Once the surgeon registers the vertebrae 204 with the computer controlled surgical navigation system 10 by touching the vertebrae 204 in at least three locations with the digitizer probe 120 as depicted in FIG. 5, the location of the vertebrae 204 can be viewed on the computer system so that the surgeon can see in real time the relative location of the vertebral distractor 130 and tracked surgical instruments.

Having described the preferred embodiment of the vertebral distractor 130 used in the present system, the method of using this apparatus to practice the invention will now be described. The operation of a surgical navigating system is generally well known and is described in PCT/US95/12894.

In using the image guided vertebral distractor 130, the first step is to identify the location of the cervical spine using the computer-aided image guided surgical navigation methods. This can be accomplished by performing a pre-operative CT scan or magnetic resonance imaging. Once the pre-operative location of the cervical spine is determined, the cervical neck area of the patient is opened, exposing the damaged area. The vertebral distractor 130 is then engaged with the body by pushing the pins 144 of the arms 134 a and 134 b into the vertebrae of interest, as shown in FIG. 4B, thereby fixing the reference points for the vertebral distractor 130. Ordinarily, the vertebrae of interest must be registered individually in the computer controlled surgical navigation system 10. This is accomplished by first distracting the vertebrae of interest, i.e., increasing the distance between the vertebrae, and then touching the digitizer probe 120 to one of the vertebrae 204. At least three locations on the vertebrae must be registered by the probe 120. The location of the vertebrae 204 is therein entered into the computer 108. If desired, additional vertebrae can thereafter be registered.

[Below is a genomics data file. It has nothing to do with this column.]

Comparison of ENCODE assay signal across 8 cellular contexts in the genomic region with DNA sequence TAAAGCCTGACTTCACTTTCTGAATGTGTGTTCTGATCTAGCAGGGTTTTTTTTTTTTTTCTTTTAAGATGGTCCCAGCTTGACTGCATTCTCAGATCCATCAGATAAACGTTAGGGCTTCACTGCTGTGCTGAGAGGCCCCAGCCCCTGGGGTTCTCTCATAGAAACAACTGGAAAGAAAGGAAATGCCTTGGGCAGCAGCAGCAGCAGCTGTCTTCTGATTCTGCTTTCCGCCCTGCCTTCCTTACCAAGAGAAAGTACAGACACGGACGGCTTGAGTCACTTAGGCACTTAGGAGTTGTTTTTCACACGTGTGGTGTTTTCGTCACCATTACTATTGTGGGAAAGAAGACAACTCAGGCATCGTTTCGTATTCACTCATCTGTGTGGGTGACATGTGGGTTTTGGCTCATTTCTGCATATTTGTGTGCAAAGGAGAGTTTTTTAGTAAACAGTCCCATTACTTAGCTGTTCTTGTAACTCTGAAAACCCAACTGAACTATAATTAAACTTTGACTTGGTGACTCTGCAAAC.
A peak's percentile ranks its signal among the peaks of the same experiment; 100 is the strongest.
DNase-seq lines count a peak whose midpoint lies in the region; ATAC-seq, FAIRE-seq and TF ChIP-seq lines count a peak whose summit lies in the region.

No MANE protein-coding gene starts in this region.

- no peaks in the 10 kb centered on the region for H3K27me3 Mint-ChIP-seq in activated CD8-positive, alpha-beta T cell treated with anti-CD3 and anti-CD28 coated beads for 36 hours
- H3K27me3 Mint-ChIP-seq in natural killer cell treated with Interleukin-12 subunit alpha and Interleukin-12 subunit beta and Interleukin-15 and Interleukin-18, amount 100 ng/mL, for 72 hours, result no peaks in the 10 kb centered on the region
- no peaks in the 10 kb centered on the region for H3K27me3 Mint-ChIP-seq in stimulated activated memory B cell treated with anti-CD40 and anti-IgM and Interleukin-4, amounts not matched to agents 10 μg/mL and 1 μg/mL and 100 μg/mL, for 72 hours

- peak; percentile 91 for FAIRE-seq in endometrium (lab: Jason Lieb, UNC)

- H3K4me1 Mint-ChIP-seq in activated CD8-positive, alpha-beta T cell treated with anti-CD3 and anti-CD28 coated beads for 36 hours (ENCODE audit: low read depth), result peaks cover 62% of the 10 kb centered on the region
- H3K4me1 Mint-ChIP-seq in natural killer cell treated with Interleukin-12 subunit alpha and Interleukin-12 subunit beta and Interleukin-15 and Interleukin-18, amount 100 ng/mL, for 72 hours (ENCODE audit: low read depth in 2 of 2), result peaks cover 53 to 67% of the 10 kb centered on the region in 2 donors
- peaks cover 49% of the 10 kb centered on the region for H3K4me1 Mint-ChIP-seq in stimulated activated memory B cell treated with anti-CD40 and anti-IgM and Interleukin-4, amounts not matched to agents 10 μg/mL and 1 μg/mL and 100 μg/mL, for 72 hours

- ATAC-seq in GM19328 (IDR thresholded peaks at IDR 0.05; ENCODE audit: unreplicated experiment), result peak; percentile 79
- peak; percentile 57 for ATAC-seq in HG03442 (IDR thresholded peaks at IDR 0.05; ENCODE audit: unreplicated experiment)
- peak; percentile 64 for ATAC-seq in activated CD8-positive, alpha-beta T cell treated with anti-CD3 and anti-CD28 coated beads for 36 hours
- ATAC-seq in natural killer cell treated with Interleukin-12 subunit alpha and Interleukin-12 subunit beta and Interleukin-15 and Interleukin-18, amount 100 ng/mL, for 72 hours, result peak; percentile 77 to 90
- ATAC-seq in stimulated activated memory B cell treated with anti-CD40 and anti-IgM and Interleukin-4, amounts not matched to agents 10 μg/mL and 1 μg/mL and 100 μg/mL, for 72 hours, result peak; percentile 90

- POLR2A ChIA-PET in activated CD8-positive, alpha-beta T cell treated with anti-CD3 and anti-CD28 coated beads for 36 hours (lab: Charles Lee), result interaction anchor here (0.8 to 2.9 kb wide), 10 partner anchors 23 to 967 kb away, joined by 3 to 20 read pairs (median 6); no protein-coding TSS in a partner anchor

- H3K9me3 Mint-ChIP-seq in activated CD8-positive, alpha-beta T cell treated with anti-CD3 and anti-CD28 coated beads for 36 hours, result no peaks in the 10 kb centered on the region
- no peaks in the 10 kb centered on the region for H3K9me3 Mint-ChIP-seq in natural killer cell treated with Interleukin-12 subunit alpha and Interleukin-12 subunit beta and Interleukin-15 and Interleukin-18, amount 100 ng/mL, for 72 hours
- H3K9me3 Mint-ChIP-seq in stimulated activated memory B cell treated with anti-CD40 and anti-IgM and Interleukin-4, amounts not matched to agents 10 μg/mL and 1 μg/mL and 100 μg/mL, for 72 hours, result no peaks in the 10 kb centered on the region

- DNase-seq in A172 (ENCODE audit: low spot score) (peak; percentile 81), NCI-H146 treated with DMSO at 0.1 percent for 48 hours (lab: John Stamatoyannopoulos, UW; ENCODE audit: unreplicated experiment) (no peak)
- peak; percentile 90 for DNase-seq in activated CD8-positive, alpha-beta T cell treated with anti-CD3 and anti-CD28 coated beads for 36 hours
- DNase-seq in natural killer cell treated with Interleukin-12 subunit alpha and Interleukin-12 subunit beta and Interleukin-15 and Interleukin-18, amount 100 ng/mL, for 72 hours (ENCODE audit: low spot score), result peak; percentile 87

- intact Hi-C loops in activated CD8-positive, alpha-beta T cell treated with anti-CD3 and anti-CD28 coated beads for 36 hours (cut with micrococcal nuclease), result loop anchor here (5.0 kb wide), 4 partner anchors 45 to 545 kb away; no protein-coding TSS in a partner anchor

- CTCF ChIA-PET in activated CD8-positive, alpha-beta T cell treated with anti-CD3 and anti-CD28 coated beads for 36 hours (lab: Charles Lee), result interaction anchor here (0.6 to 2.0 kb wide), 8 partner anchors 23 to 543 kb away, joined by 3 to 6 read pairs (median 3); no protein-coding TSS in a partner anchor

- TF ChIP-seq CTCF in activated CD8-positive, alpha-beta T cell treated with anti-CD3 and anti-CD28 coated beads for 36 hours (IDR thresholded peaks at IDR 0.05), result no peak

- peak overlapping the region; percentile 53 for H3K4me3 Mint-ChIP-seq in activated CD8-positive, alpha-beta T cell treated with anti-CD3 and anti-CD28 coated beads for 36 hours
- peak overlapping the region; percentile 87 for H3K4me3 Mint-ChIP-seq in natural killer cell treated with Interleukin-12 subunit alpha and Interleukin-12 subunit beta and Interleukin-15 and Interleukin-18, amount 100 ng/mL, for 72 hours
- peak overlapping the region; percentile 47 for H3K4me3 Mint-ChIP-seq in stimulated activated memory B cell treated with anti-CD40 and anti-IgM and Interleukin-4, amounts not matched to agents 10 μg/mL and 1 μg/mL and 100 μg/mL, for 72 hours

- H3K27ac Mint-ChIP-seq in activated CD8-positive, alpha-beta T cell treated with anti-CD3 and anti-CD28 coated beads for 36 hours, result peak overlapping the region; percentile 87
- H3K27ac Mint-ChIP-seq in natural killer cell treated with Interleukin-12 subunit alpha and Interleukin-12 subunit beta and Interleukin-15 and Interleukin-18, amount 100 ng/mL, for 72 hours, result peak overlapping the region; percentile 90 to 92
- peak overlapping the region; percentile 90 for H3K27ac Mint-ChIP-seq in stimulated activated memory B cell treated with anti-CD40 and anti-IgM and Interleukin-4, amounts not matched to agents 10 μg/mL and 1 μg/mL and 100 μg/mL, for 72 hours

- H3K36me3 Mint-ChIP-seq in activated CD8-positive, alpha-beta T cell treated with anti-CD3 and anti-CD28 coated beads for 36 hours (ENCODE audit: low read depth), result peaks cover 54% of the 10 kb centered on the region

The tension in the soft tissues when distracting the vertebrae causes an interbody rigidity in the vertebrae of interest, such that they move as a single unit. This interbody rigidity enables the surgeon to dynamically reference any vertebrae within the arms 134 a and 134 b of the vertebral distractor 130.